Thursday, January 7, 2010

Oatmeal Raisin Bread & Whipped Cream Cake

Often when I'm flipping through bread books I'll come across recipes that I would like to bake, but then as I scan down the list of ingredients, buttermilk powder is listed as an ingredient. I have a mental list of items at the back of my mind which I'm always on the lookout for when I'm shopping and buttermilk powder has been there for a while. I know you can get this item, otherwise it wouldn't be listed, but when I've shopped at my local supermarket or any other supermarket within a five mile radius I can never find it. Well my luck finally changed when I was shopping at the bulk food store recently. I know I had checked for it here many times before, never to be found, but I persisted and as I looked over each bin, this time, there it was near the skim milk powder which, by the way, you can find everywhere. Not only did they have buttermilk powder, there in a bin nearby I finally spotted dry milk. I came close many times to ordering dry milk from King Arthur but shipping to Canada was more than double the cost of the item so I resisted. Dry milk differs from milk powder in that dry milk does not dissolve in water, and is used in bread recipes and eliminates the scalding milk step. I had no idea what recipes I would be baking with either of these ingredients, but I scooped a bit of both into small plastic bags and came hope quite satisfied, having hit two birds with one stone.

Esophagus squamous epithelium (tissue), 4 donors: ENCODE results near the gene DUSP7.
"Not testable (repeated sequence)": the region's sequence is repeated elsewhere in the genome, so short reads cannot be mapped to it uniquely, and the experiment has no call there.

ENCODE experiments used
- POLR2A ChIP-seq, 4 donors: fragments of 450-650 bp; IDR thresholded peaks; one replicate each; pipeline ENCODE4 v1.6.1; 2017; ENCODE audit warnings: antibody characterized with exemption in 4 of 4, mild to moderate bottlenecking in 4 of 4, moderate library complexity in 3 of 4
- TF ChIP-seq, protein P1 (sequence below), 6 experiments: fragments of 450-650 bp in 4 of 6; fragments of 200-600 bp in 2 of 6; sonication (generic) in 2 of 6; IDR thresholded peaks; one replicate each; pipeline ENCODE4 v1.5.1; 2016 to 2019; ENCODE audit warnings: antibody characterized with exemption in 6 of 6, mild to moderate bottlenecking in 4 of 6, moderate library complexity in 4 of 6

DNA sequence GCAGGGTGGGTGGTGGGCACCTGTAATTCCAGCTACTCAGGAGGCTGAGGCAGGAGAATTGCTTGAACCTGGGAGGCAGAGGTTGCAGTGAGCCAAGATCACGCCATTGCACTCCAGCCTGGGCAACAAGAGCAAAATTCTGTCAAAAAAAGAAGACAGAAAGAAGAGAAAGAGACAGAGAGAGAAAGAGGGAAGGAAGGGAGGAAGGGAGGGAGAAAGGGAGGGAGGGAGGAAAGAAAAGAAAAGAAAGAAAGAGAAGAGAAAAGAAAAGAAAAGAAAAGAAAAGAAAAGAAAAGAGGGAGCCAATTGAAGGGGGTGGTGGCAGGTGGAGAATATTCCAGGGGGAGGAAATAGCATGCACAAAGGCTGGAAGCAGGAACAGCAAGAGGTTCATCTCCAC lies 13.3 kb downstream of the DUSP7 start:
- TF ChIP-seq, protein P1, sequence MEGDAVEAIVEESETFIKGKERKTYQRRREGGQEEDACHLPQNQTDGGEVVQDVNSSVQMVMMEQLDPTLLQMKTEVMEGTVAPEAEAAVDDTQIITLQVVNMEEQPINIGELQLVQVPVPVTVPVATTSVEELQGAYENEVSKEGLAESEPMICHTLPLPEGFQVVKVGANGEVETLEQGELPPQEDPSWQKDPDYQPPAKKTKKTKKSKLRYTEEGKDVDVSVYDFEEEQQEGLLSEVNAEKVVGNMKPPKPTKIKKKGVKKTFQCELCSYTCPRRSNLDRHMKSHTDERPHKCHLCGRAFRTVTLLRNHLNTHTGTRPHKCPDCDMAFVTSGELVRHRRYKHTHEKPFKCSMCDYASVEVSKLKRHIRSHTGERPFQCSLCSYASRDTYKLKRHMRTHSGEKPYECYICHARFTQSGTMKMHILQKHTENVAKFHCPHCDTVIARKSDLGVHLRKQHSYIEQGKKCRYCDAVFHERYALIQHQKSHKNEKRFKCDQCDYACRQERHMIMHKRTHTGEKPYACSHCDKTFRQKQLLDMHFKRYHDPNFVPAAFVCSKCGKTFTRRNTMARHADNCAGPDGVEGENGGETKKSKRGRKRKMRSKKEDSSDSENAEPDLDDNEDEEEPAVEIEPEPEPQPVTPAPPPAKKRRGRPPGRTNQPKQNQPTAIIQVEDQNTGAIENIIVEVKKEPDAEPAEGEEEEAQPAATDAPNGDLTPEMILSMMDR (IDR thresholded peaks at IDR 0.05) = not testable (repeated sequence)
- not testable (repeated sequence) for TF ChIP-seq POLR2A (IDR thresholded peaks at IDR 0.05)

I went through my bread machine baking book where I had seen the buttermilk listed in many of the recipes and came across Oatmeal Raisin Bread. I love raisin bread and this one had oatmeal in it, how bad could that be I thought, well not bad at all, so I eagerly assembled all the ingredients into the pan as described and set my machine to work. How easy is that! This time to keep things simpler I didn't bother to convert the recipe to the sponge method, I could always do that next time. This recipe is loaded with raisins which I like. Often bread machine recipes skimp out the amount of raisins added to the dough and I will normally increase the amount to my liking but I didn't have to this time because this recipe is loaded with raisins.

The dough was nice to work with and before I knew it, it was time to shape the dough into loaves, allow to rise and bake. About a half an hour later the house smelled divine and the bread was done. The bread was quite good, certainly better than any bread you find in your grocery store bakery department. I'm sure the buttermilk improved the flavour from a loaf made with skim milk powder but I didn't have one to compare it to so I couldn't do a taste it. I certainly will make this again.

Oatmeal Raisin Bread
Makes 1 loaf (1.5 Lb. or 750 gr.)

1-1/4 cups water
1-1/4 tsp. salt
2 tbsp. granulated sugar
2 tbsp. shortening
3 cups all purpose flour or bread flour
1/3 cup oatmeal
1/2 cup buttermilk powder
1-1/4 tsp. bread machine yeast
1 cup raisins